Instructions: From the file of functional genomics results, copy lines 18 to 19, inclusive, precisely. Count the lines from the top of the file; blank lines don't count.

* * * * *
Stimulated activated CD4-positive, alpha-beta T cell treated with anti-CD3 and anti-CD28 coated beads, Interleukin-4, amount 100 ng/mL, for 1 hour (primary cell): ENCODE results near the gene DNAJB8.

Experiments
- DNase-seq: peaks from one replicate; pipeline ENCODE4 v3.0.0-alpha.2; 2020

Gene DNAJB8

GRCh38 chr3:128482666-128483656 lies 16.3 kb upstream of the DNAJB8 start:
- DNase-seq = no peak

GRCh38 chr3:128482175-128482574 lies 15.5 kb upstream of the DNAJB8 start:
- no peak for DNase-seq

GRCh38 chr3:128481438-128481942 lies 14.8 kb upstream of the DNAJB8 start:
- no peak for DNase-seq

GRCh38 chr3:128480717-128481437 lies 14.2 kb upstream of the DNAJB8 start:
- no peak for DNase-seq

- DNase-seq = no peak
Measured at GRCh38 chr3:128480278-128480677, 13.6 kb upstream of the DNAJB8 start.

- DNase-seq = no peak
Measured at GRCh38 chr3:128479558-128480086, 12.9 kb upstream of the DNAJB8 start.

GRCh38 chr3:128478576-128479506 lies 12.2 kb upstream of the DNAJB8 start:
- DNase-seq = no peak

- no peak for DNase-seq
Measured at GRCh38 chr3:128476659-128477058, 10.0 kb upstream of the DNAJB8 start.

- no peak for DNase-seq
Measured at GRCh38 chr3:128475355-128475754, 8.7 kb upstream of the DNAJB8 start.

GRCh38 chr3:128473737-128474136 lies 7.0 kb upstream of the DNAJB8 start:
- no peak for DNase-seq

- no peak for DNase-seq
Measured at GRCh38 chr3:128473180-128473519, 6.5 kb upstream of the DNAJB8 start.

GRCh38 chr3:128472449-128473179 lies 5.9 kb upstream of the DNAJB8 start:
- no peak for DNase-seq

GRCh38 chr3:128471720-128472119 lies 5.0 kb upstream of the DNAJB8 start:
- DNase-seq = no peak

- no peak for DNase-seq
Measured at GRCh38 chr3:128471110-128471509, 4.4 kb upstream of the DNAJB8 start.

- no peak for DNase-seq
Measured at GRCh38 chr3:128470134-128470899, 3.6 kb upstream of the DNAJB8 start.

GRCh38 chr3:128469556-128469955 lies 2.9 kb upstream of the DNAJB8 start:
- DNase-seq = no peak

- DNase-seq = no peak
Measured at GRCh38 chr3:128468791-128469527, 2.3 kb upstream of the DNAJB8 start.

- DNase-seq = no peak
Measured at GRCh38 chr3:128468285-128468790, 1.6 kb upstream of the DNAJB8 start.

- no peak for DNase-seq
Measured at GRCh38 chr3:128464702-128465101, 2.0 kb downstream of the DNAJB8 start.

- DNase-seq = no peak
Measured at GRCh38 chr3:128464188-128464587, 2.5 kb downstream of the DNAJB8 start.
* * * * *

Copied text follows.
- DNase-seq = no peak

- no peak for DNase-seq